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BUSINESS NEWS: Fuel subsidy removal will kill more businesses – Zaka

BUSINESS NEWS: Fuel subsidy removal will kill more businesses – Zaka

Publish date: 2022-07-13 01:32:31 | Author: Okechukwu Nnodim | Source:

Going by the shutdown of companies following the hike in diesel price, the removal of subsidy on petrol will further crash more businesses, petroleum expert and Technical Director at Template Design Limited, Bala Zaka, tells Okechukwu Nnodim in this interview

What is your position on the call for fuel subsidy removal due to the crisis in the downstream oil sector?

Those calling for subsidy removal at this time are disloyal citizens and do not understand what economic growth is all about, not to talk of economic development. This is because you will, first of all, have economic growth before you talk of economic development. Just like there is a difference between being rich and being wealthy. When you are rich, it means you have some endowments in you that can be crystallized, galvanized and metamorphosed into valuable outputs that will make you to be wealthy. And that is why we say Nigeria is rich in crude oil, solid mineral resources and gas, but not a wealthy country. It is the galvanization and crystallization that make a country and its people to be wealthy. In like manner, when oil marketers and others are saying that the price of PMS (Premium Motor Spirit), should ordinarily be approaching the price of diesel (if deregulated), it shows that first of all, they are disloyal citizens. Secondly, they don’t understand the difference between economic growth and economic development. That is why I don’t blame them. I blame the government and leaders of Nigeria that think privatisation is the way, but they don’t know that the kind of private individuals and corporate citizens that we have in this country are only driven by profit maximisation and cost minimisation at the detriment of this country.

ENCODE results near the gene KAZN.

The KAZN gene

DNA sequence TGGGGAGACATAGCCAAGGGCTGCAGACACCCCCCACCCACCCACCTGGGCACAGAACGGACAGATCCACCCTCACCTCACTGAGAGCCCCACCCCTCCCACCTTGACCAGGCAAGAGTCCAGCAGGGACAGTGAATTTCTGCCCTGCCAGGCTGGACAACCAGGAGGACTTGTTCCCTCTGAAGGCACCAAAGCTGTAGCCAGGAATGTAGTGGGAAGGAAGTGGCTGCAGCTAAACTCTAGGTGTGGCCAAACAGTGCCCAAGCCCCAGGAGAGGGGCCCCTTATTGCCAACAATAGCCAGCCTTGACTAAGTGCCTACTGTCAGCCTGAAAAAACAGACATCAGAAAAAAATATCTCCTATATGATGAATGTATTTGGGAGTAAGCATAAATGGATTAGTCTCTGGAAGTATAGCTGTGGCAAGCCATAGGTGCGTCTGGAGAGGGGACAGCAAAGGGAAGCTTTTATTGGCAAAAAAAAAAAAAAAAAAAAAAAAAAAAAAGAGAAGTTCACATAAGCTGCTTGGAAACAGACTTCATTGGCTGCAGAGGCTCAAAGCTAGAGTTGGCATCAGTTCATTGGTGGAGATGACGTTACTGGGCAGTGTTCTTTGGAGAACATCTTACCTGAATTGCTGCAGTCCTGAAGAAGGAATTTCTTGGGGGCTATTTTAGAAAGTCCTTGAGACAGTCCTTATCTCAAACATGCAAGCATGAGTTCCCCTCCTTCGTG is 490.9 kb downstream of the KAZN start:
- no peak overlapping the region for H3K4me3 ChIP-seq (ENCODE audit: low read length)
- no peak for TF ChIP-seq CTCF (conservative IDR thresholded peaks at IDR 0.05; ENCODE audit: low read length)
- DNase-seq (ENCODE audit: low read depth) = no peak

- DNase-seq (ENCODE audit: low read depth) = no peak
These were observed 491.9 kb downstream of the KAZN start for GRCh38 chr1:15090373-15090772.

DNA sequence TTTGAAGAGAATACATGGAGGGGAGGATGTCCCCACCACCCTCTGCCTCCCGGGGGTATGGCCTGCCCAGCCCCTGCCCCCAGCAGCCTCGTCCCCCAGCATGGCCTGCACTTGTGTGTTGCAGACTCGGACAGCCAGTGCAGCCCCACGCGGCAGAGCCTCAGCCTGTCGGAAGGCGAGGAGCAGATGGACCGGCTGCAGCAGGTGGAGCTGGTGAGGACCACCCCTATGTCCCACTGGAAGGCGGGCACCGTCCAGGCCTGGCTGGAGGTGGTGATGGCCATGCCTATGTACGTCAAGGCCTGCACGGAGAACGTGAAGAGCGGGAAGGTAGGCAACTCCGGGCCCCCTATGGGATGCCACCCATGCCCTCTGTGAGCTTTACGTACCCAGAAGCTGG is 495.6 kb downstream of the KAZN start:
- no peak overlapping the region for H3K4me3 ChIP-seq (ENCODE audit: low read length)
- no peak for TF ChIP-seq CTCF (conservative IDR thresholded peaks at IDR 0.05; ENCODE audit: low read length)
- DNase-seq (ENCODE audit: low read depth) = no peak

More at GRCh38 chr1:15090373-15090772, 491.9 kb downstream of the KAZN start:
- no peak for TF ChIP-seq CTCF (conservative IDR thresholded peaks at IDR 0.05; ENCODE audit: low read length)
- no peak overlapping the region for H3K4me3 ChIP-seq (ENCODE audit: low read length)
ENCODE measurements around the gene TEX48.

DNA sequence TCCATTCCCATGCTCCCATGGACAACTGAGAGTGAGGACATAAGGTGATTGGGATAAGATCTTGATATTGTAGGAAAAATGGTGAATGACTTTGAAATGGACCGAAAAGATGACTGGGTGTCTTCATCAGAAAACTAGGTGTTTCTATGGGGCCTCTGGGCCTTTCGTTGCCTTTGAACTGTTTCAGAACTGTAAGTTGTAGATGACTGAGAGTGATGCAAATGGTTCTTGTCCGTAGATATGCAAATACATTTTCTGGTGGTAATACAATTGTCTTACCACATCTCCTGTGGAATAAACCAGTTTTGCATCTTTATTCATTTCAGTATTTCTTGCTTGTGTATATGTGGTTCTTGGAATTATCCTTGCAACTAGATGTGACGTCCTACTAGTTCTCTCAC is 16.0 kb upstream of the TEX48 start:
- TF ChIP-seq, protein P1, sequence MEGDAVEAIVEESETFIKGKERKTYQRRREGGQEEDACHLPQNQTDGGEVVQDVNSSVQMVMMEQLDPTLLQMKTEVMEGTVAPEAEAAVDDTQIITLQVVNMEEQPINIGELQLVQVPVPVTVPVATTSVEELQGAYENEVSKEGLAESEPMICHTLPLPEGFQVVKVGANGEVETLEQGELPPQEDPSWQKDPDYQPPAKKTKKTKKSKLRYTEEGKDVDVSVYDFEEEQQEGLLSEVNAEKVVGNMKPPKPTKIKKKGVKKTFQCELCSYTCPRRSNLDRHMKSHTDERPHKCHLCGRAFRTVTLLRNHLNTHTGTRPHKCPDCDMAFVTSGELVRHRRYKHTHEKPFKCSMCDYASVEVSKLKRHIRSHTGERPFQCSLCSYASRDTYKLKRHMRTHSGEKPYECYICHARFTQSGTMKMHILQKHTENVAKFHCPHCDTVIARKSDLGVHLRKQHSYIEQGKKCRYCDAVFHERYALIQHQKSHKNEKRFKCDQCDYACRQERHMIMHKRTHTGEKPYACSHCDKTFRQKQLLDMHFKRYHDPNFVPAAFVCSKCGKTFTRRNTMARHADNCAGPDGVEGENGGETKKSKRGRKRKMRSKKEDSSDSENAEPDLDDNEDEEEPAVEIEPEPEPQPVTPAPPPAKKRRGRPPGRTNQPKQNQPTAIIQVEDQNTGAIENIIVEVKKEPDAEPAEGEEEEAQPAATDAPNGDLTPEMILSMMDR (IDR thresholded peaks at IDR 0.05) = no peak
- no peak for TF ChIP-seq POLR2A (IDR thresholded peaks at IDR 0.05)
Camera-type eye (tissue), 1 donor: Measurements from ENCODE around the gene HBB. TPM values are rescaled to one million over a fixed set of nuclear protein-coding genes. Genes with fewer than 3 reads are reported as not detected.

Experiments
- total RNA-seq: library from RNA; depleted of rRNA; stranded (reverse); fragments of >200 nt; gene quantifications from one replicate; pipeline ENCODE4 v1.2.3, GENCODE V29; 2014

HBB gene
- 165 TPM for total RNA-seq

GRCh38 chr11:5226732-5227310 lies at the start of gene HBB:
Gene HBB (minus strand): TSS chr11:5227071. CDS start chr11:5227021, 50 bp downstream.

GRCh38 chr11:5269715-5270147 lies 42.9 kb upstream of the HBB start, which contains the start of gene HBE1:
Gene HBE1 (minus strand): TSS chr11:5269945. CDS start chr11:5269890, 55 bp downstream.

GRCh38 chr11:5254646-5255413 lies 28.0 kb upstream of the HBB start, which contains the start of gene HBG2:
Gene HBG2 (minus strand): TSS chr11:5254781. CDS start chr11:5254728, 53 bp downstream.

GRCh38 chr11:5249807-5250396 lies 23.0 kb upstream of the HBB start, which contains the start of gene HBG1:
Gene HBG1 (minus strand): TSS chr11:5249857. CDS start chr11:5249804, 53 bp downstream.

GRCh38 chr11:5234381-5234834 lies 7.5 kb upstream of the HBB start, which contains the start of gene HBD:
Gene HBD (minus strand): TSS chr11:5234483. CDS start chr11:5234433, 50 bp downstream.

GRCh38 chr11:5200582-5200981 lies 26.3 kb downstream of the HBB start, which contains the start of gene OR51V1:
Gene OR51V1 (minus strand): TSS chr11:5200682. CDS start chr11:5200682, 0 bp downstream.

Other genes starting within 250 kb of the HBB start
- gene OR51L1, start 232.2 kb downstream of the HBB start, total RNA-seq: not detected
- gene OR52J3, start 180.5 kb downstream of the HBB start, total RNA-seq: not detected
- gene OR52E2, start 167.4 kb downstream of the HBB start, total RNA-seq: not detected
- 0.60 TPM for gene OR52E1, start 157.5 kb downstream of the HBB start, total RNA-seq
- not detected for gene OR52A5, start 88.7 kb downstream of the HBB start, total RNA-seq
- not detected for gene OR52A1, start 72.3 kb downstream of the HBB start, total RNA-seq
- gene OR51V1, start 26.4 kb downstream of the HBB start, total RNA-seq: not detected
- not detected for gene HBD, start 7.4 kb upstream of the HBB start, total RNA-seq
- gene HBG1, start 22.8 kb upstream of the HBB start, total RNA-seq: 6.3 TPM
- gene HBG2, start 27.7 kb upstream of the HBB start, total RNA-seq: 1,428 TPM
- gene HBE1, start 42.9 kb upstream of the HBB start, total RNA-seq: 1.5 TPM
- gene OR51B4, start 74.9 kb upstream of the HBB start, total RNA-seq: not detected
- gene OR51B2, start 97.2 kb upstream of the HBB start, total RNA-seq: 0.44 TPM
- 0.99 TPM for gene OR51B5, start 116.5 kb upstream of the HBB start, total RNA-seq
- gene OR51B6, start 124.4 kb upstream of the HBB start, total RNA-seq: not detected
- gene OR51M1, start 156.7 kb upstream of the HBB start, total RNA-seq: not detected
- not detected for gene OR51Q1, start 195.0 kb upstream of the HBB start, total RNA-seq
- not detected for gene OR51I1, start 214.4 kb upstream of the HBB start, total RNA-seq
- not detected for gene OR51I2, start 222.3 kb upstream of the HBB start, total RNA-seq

And based on this I want to tell you that what the marketers are after is profit maximisation and cost minimisation regardless of whether the economy of this country collapses. Now let me give you my reasons. We already know that diesel has been deregulated and we can see the consequences on all the sectors, whether in the strategic domestic sector, strategic commercial or strategic industrial sectors. We have seen how companies are shutting down, we have seen how commercial banks are closing between 1pm and 2pm in some parts of the country, while others don’t even open on some days just because they cannot afford the cost of diesel and cannot break even. And as I’m speaking to you now, Company Income Tax for this year will go down and maybe that is when people will know the consequences of deregulation of petroleum products’ prices. Now that is just on diesel price, I don’t want to talk much about kerosene or aviation fuel.